During the nine years that I was a resource teacher, I worked with students with learning differences and those on the autism spectrum. Being “different” is never an easy road to walk down, but not having complete control over the way our brain works and how we learn is an even more precarious place to be.

I learned an awful lot from my students over these nine years, lessons that are never taught in classes or workshops. One of these lessons is that a student of any age who is trying to fit in, keep up with peers, listen to teachers and parents, and get homework done, all in one day, is a very tall order!

As an advocate for children, teens, and adults with learning and developmental differences, I would ask that you consider the following:

  • Don’t make the mistake of mixing up “learning difference” with intelligence. People of all ages with learning differences are actually in pretty good company: Charles Schwab, Albert Einstein, Cher, Gavin Newsom, Michael Phelps, Danny Glover, Tommy Hilfiger, Bruce Jenner, and Greg Louganis all have had learning differences.
  • Let them lead the way. Many of my students clearly said, “I have to find my own way.” There is little doubt that they will navigate their own way, if we let them, and show them that we believe in their abilities. Children who have trouble memorizing the times table may never memorize it. What to do? Give them time to figure out a new way, to work backwards, make errors, and try again.
  • Reassure them that hard work is important in life, no matter what hill we have to climb, and that everyone has something they need to work on.
  • Celebrate thinking outside of the box and coloring outside of the lines.
  • Environments free of distractions—cell phones, television, and noise—help many to focus better. Teach that eating well and regularly is important to developing focus and concentration.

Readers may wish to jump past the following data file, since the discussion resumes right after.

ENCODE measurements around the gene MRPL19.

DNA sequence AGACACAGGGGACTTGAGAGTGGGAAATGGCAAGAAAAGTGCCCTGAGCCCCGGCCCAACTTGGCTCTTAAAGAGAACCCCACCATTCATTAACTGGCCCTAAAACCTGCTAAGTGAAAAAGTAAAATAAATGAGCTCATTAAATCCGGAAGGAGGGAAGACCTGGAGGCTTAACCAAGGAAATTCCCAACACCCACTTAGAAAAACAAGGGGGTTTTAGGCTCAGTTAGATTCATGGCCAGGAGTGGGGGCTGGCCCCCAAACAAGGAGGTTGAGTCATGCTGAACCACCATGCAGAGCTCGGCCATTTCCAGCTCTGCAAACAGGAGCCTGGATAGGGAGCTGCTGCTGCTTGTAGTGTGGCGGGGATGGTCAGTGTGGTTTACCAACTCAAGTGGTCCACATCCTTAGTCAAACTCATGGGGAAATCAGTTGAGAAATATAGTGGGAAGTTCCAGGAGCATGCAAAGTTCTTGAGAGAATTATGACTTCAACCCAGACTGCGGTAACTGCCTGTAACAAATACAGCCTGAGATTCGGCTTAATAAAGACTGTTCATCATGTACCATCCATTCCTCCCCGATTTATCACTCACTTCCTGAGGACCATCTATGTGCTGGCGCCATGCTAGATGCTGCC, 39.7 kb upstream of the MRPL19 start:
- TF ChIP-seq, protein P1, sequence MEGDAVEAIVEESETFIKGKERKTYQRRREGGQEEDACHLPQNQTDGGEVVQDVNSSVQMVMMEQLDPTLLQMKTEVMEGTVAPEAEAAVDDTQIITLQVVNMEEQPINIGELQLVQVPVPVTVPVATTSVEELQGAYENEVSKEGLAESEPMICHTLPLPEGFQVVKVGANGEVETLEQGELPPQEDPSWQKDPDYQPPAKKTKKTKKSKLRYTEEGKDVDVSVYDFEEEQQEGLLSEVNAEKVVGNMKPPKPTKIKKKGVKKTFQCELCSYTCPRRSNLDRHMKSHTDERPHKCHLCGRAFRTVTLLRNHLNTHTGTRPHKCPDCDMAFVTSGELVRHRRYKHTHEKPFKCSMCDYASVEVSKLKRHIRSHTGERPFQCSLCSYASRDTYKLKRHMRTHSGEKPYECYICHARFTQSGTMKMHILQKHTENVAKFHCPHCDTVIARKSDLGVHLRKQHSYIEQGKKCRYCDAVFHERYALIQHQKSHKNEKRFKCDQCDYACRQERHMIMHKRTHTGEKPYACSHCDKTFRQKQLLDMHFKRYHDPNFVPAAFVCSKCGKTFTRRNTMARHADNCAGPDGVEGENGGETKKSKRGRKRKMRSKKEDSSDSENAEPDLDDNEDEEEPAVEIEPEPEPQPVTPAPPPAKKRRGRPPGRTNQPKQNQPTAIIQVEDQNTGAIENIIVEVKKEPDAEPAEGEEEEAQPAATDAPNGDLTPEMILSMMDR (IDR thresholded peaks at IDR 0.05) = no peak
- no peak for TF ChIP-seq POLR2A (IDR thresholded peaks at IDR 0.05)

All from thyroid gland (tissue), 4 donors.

• Give healthy breaks and exposure to the outdoors. Exercise regulates all of us and our body systems.

  • Students with learning differences are sometimes teased and isolated for being “different” in class. Try to check in with them about how their social-emotional side is faring. Do they have a friend at school? Are they invited to parties? Do they participate in team or individual weekend sports? Teacher conference time is a good opportunity to find out about these topics. Make a point of talking about all of the various sides that make up who we are: our families, friendships, interests, academic life, and creative sides. Not one of them defines us. It is the total picture of who we are that matters.
  • We all have good days and bad days. Many students would tell me that “their brain was not working well today.” Just as we have days of absentmindedness, so do these students. Listen to them. I would often substitute formal assignments on such days with board games that taught math or parts of grammar as a way to lighten their load.
  • Accentuate the positive. Find out where these students shine by taking an interest in what brings that spark into their eyes. Some of us are good with people, music, 3-D, art, sports. Whatever it is, allow for recognition of these strengths. This acknowledgment will give students fuel to tackle their challenges.
  • As children grow and develop their own self-concept, it is important to help them develop a sense of resiliency, along with an ability to laugh at oneself. When we teach about self-acceptance and asking for help when we need it, we teach our students with learning differences not only how to work with what they have, but also how to face other challenges that may come their way.

Mechele Pruitt, BA, is the Director of Parents Place in San Francisco.

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